Pastoral priorities, plans for the new diocese: Bishop-elect Musa in his first interview since his appointment, laid out his pastoral priorities and plans for the new diocese. “For now, I wish to align the pastoral plans of the diocese very closely with the vision of [John Paul II’s 1995 post-synodal apostolic exhortation] Ecclesia in Africa, which describes Church as a family. The principal themes of Ecclesia in Africa derived from the African Synod will serve as guiding principles,” said Bishop-elect Musa, the first Hausa speaking Nigerian to be appointed a bishop in Nigeria.  

In terms of grassroots evangelisation and inculturating the faith, Bishop-elect Musa, who is the Head of Department of the Centre of African Culture and Communication pointed out that “In Africa, we have common challenges, and those pillars of the synod are relevant almost in all nooks and crannies of the continent. In line with the vision of the African Synod, I shall concentrate on primary and renewed evangelization in the Diocese of Katsina.”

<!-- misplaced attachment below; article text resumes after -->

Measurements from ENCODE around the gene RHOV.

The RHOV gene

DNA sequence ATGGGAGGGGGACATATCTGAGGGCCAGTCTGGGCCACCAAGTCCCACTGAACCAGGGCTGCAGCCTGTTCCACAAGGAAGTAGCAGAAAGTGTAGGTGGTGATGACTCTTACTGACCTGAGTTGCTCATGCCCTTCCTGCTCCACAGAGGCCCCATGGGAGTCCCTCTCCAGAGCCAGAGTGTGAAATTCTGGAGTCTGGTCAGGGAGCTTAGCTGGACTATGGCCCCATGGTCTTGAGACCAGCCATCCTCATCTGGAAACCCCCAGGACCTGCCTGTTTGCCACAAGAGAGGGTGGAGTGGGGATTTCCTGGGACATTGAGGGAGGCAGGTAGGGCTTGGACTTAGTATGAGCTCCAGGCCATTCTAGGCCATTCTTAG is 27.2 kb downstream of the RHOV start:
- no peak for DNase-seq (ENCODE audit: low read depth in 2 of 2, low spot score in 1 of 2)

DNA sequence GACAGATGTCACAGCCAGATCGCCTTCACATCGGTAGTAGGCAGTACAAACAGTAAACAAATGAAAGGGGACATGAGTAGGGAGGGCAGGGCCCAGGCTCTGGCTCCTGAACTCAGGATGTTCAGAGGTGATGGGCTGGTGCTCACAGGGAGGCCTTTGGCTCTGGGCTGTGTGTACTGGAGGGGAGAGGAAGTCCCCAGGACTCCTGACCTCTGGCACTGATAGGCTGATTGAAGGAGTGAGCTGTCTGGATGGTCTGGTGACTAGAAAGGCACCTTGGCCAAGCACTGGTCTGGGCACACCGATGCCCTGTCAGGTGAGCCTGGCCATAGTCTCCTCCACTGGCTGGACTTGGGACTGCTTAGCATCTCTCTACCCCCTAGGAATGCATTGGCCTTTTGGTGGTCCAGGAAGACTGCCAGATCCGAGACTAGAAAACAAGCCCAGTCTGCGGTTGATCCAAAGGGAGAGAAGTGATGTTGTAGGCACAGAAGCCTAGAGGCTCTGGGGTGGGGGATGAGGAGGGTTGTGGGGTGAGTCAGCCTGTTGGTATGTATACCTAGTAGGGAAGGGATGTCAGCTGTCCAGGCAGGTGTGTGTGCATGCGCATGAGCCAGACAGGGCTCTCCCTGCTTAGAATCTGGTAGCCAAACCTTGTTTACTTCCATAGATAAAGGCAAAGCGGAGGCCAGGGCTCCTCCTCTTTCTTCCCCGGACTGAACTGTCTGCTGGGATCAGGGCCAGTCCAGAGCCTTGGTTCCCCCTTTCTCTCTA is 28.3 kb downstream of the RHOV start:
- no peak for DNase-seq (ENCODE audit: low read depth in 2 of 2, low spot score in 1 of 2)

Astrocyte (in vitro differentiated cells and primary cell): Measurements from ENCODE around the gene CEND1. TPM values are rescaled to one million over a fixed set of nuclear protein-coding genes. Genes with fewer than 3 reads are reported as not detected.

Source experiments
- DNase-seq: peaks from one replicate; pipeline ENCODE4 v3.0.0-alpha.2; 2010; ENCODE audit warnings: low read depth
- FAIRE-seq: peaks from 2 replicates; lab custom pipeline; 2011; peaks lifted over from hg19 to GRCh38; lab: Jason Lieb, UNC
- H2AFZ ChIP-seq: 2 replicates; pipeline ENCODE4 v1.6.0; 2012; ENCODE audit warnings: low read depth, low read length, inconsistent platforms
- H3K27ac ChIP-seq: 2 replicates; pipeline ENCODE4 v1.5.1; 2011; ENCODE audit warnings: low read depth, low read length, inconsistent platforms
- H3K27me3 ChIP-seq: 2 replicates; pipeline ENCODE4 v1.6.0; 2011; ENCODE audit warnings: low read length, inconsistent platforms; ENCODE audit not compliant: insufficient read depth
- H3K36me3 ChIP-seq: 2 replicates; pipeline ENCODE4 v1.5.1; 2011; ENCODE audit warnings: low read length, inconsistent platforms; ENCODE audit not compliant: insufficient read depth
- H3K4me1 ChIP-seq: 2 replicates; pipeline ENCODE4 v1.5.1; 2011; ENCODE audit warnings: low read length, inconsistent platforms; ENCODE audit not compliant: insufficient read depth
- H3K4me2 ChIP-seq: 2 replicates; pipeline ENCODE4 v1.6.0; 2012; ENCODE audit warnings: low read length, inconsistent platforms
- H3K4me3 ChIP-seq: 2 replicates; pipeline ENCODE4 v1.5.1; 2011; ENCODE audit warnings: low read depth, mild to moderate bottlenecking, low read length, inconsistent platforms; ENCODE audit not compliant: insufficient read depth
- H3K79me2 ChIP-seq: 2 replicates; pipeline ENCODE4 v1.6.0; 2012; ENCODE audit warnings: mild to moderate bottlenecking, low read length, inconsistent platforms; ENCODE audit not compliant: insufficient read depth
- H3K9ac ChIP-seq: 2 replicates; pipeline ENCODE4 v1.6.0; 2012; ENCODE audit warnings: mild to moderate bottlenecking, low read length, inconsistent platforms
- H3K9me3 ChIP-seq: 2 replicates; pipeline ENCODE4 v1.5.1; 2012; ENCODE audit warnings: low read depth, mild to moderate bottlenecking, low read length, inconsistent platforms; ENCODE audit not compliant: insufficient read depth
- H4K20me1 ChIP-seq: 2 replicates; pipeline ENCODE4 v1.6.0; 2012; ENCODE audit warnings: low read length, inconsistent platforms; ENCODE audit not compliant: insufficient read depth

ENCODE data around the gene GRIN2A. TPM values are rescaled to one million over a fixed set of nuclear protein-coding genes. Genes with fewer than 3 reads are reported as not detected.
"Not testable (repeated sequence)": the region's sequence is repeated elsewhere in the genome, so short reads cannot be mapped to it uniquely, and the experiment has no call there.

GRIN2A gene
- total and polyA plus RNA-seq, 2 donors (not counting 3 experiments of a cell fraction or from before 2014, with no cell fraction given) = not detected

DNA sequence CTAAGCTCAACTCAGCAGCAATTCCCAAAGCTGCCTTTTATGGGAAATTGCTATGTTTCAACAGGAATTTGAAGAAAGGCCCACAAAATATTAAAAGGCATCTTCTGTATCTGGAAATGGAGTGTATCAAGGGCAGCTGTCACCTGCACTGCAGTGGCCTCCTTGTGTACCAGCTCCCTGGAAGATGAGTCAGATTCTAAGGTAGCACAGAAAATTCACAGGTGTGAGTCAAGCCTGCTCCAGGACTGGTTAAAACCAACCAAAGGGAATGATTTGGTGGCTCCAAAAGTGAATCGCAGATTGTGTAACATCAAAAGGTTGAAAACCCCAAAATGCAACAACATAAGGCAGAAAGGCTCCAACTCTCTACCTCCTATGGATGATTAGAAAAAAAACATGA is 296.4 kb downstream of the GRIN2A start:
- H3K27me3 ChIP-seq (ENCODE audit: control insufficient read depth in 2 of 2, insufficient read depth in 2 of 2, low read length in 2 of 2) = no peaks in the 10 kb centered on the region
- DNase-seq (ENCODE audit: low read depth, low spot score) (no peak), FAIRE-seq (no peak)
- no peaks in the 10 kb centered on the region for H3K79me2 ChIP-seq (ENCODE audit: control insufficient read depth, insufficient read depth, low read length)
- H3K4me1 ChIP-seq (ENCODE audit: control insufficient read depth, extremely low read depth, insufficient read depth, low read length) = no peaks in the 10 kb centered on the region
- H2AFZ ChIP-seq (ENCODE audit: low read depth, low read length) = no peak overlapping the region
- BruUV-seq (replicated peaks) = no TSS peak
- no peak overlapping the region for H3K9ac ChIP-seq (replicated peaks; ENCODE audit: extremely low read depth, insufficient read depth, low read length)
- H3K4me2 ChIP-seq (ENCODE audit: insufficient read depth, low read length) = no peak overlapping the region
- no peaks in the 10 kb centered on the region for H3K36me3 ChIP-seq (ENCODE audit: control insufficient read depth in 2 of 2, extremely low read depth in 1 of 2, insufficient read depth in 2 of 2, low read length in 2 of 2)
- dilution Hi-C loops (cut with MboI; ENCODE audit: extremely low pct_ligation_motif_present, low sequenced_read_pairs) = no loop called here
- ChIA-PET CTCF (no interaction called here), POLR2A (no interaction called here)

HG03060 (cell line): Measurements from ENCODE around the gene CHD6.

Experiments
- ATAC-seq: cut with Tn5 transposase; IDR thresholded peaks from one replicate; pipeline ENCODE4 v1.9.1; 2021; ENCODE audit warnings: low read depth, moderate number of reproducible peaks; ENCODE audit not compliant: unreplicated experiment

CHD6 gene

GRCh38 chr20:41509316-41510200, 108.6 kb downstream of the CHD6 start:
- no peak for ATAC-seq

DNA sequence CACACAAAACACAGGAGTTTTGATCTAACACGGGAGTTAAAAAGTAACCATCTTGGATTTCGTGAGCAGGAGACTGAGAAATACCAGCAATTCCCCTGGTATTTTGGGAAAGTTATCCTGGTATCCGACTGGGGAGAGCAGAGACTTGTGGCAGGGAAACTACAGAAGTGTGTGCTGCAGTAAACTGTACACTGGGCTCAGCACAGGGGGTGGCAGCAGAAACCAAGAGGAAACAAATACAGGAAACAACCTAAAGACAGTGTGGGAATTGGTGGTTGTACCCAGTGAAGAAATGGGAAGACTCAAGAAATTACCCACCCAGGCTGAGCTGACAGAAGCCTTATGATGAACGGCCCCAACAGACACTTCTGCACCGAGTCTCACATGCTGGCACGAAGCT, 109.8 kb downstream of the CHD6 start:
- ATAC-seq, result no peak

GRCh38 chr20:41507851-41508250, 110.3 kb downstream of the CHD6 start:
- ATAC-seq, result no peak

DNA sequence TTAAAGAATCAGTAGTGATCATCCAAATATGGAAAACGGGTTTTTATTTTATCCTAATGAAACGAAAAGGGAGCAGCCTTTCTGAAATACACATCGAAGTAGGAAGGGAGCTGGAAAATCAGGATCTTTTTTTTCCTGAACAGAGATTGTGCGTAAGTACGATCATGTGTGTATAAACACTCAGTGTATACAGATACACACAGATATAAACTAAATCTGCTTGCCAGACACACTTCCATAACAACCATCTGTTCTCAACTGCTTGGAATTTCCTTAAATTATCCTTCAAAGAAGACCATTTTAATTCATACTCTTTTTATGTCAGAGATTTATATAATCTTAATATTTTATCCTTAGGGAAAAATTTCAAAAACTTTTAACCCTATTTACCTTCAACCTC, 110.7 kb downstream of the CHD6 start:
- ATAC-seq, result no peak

“Another area to focus on is that of inculturation in a Church that is relatively young in Nigeria. Inculturation will help us to reflect on the intersection where culture and faith meet. Since the people of Katsina have been Christianised, it is important to consider how Christianity can be ‘Hausanised’.” 

He said his episcopacy would also stress integral development and interreligious dialogue. “A key pillar of my pastoral plan is to work on the integral development of the people while addressing the root cause of injustice, poverty, and insecurity, especially for the minorities in the rural areas who have been marginalized. Besides, I plan to see how we can engage our Muslim brothers and sisters in interreligious dialogue. Very importantly, I shall work with the youth, the future of the church to see how we can collectively work as a team,” Bishop-elect Musa said.